If you've been to a Christian bookstore lately, you may have noticed new Bibles that re-examine the African heritage of some biblical characters.
"Many blacks have long believed they have been born with no significant history traceable to biblical days," says Cain Hope Felder, a professor at Howard University School of Divinity, Washington, D.C.
These Bibles say African biblical figures include: Hagar, the slave who bore Abraham's son, Ishmael; Zipporah, wife of Moses; and Rahab, the woman who hid the spies that Joshua sent into Canaan. Rahab is also listed as an ancestor of King David and Jesus.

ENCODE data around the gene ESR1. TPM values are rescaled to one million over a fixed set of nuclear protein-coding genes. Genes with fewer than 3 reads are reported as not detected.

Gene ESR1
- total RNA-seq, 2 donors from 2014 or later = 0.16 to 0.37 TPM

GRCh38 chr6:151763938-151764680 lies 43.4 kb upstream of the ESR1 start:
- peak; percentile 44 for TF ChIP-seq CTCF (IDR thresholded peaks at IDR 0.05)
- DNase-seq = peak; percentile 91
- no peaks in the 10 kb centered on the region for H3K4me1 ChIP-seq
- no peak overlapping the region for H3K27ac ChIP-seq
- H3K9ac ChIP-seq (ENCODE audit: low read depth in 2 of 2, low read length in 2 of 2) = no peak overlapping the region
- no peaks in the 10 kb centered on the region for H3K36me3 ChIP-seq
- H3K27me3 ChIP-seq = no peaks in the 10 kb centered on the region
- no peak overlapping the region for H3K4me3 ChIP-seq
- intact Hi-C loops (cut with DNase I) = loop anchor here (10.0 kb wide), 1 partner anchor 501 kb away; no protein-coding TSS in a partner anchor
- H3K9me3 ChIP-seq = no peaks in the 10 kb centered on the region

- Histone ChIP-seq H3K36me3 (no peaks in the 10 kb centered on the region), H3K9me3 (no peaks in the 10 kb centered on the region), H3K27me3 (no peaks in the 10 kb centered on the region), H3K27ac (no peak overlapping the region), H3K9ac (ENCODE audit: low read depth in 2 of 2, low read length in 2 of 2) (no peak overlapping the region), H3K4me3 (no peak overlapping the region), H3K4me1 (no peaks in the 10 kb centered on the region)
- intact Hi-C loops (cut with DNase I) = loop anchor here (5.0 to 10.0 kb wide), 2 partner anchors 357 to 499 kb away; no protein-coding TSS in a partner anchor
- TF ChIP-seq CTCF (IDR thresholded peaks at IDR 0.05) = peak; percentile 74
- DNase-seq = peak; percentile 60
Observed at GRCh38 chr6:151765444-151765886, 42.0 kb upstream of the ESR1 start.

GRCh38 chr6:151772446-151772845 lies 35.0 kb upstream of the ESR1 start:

In her introduction to the Woman of Color Bible, editor Marjorie Lawson says the new Bibles help correct distortions that have occurred over the last 400 years. "During biblical times, the color of a person's skin was ... a nonissue. Only during the last three to four centuries have concerted attempts been made to eliminate the presence of people of color from the Bible."
Many of the Bibles include articles that correct misinterpretations of Old Testament texts — such as the story of Ham, which were used by some to legitimize enslaving people from Africa, says Fred Allen, who helped compile the American Bible Society's African American Jubilee Bible.
© 2013 Augsburg Fortress, Publishers